C) Not on the first few calls. Once I get familiar with a customer’s needs, though, I can get them to start thinking about long-term buying plans.
D) Even when I make good sales, I’m just meeting a need. Customers don’t usually get too excited about my products.
How do you take losing a customer?
A) Easy come, easy go. I move on quickly, but make sure they don’t leave unsatisfied.
B) I have better things to be concerned about. I’m already reaching out to three more.
C) I don’t get upset, but I do have to take some time to sort out my mid-term sales plans.
D) Sometimes, I take it personally or get upset. I can dwell on a lost customer for a while.
How often do you find yourself needing to work with other departments?
A) I almost never need to contact another department.
B) Sometimes I need to find out if functionality I’ve been talking about with a customer, but not often.
C) I need a little support, especially when a customer comes asking about potential features.
D) Between calls with customers, I’m often on the phone with members of other departments advocating on their behalf, asking questions, or solving problems.
How often do you need to break it off with a customer or lead, or significantly reduce time spent on one?
A) Fairly often. If a lead isn’t turning into a customer, or a customer’s starting to buy less, I should be doing something else.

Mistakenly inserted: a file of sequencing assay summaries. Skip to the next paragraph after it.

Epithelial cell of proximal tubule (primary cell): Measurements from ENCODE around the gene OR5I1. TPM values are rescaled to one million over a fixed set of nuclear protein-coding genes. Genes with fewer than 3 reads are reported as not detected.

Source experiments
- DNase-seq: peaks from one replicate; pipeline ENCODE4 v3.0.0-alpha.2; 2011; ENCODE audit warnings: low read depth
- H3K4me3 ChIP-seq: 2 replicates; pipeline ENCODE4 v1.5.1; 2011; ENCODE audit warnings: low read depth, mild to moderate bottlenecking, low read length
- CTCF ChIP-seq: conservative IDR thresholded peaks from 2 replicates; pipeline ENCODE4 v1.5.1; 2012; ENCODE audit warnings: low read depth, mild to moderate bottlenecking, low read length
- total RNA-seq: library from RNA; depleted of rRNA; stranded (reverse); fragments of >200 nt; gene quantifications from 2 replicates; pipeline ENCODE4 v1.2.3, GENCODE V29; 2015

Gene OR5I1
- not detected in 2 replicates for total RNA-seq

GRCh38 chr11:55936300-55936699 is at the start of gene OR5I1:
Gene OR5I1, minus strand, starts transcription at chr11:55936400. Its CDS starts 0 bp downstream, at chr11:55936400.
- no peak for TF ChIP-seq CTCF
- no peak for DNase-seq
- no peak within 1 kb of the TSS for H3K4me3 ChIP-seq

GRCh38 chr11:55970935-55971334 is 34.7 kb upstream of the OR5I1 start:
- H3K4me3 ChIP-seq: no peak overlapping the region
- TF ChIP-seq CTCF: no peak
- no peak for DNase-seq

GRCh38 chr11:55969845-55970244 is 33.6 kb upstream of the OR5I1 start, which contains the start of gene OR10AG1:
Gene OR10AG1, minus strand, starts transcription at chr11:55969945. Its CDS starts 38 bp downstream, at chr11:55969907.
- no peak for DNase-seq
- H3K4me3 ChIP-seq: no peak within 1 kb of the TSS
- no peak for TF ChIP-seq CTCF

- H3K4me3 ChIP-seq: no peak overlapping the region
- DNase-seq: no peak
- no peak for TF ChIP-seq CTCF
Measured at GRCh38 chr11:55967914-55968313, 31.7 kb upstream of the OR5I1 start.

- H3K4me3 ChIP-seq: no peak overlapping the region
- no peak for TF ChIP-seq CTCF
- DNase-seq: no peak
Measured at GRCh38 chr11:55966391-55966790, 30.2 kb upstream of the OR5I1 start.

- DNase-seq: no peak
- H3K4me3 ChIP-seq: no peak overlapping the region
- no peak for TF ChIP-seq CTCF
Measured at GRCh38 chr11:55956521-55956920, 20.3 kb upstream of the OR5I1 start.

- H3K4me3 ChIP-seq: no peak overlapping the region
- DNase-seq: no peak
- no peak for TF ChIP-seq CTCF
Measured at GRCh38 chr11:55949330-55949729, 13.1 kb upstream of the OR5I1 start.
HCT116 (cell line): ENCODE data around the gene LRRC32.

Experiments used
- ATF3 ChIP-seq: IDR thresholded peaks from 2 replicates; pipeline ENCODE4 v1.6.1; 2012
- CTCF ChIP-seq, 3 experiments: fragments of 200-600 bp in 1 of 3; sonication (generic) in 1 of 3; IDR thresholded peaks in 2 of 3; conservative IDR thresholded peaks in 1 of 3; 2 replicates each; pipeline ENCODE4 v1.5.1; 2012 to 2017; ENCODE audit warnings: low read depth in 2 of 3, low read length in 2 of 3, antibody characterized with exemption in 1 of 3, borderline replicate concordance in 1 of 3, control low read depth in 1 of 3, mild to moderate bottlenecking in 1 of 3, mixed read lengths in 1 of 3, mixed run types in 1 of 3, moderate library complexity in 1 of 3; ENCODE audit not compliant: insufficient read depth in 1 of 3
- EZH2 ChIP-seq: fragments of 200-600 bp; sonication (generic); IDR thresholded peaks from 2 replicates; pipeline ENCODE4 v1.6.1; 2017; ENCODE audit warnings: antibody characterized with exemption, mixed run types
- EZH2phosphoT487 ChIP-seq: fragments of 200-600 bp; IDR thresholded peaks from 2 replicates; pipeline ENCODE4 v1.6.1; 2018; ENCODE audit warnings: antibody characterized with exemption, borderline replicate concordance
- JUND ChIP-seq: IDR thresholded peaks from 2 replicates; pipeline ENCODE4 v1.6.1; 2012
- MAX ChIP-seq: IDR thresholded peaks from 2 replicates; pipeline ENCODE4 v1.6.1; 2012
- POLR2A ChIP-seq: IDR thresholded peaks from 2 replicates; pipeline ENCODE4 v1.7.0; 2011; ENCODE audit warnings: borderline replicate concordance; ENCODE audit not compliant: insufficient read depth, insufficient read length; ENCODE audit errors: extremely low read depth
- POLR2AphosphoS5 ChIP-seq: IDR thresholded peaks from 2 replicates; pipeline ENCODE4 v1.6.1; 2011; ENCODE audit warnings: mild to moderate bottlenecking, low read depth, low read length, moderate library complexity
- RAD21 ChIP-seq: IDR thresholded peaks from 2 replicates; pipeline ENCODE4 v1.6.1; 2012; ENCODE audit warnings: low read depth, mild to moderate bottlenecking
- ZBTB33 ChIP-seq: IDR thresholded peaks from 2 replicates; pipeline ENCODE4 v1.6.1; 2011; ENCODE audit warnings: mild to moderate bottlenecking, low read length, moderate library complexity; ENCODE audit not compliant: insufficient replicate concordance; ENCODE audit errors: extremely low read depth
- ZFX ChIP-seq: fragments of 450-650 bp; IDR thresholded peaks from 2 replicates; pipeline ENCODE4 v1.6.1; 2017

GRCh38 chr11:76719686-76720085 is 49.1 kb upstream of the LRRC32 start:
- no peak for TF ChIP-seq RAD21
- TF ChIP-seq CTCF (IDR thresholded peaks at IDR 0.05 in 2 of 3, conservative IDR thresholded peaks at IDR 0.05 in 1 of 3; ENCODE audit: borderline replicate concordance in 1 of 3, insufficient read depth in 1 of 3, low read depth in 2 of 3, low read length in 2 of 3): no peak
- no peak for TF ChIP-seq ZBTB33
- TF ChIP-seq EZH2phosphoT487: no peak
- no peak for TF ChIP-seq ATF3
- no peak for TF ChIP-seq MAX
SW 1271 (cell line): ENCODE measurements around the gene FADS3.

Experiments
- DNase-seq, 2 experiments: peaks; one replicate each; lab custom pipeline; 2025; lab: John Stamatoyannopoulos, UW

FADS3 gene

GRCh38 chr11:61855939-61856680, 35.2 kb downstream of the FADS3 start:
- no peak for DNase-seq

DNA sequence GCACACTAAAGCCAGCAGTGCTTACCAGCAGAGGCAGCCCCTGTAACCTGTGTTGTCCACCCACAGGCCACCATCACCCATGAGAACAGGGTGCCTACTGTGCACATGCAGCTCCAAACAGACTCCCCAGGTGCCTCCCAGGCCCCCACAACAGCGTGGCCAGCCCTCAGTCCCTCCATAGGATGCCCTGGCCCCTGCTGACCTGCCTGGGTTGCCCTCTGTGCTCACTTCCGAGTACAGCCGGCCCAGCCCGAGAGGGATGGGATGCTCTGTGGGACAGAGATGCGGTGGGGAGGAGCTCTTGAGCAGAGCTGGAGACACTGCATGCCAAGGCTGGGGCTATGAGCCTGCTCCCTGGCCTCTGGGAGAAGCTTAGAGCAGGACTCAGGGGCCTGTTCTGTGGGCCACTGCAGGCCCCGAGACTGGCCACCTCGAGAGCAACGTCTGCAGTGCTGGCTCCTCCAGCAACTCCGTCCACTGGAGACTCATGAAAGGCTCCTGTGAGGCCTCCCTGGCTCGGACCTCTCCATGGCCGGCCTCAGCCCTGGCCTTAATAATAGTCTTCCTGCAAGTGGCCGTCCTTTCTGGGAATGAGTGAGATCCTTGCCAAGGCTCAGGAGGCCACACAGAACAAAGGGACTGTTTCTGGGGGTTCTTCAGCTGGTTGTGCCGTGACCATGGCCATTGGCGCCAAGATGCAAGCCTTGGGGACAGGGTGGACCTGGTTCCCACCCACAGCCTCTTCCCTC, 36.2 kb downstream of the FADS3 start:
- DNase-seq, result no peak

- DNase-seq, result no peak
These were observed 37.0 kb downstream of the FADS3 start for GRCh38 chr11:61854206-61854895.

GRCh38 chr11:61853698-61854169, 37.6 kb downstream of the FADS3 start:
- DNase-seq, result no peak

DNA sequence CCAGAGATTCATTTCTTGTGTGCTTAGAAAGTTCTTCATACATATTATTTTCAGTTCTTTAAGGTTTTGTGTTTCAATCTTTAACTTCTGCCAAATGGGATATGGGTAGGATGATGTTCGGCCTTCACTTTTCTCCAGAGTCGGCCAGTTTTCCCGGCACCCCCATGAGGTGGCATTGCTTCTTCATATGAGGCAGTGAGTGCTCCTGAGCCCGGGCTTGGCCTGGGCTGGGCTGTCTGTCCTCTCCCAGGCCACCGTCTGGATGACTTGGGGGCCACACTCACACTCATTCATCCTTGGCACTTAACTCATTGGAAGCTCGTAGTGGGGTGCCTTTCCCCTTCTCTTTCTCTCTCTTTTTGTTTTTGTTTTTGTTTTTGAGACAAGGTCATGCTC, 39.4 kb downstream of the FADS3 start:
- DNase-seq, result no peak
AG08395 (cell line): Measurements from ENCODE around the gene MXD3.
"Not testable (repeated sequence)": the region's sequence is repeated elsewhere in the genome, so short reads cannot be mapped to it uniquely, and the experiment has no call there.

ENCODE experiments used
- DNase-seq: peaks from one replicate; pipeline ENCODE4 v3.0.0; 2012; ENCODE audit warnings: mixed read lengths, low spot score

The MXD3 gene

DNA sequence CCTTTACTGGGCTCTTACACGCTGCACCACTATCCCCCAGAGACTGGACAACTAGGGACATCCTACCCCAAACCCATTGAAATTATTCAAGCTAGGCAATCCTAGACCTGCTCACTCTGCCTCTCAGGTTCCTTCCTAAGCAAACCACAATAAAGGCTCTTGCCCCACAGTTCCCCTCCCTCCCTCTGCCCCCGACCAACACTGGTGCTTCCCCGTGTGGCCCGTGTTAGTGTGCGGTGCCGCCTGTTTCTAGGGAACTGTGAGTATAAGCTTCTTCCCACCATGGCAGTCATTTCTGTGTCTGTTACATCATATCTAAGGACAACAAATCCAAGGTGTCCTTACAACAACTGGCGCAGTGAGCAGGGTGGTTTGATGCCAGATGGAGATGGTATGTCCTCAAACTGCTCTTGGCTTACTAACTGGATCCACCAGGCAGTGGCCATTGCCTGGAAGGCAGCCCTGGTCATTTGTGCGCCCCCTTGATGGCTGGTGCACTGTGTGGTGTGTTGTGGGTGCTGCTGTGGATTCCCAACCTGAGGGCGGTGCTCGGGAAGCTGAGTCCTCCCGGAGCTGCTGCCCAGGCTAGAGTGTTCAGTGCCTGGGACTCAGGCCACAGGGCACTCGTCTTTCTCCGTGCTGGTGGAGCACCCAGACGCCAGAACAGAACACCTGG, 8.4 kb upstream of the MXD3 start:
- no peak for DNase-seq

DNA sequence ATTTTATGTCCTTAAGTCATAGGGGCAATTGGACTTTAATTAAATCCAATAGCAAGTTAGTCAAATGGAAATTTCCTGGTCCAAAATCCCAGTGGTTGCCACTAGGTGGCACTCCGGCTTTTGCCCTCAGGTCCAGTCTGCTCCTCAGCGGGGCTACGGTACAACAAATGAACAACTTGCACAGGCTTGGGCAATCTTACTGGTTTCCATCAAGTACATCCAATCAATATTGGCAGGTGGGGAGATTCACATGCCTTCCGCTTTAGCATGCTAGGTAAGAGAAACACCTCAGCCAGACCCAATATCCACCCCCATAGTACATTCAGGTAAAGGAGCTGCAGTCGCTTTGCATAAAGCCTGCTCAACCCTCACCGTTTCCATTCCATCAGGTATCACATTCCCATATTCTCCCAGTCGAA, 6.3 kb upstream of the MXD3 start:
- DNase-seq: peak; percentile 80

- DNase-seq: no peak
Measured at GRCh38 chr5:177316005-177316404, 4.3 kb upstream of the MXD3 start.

B) From time to time, I need to adjust my priorities.
C) I can do it, but it takes me some time to build up to it, and I try to make it seem like the customer’s idea.
D) I guard every relationship I build. Undertaking divestment is all but impossible for me, and something I sometimes try to push to someone else.
During which of these activities do you feel most attentive?
A) Sales calls to new customers. I don’t get a second chance to make a first impression.
B) Any lead generation activities I’m involved with. Those are the lifeblood of the sales team.
C) Keeping up with industry news and trends. I should have something new when I call a customer.
D) Sales calls with existing customers. I need to anticipate their needs.
Interpreting the results
Mostly As and Bs: The Path of the Hunter
If you’ve answered with mostly As or Bs, your natural tendency is toward hunting rather than farming. You like to chase new leads and make short-term sales, but you might have trouble forming the lasting relationships necessary to keep a customer buying. Consider partnering up with a farmer or learning a few tricks from one. A CRM program can help supplement your efforts with easy access to information on customers and leads.
Mostly Cs and Ds: The Path of the Farmer
If your answers are mostly Cs and Ds, you’re more likely to focus on farming, learning about your customers and making sure each one’s needs are met to the best of the company’s abilities. You also rapidly see opportunities to upsell or cross-sell. Whether it’s shyness or not knowing where to begin, though, you have trouble making that initial connection, and should consider pairing yourself with a hunter or finding ways to supplement your organization’s lead generation efforts in order to cover your weaknesses.
What do you think?
How did you fare on the quiz? Do you think hunters or farmers fare better in today’s sales environment? Let us know in the comments.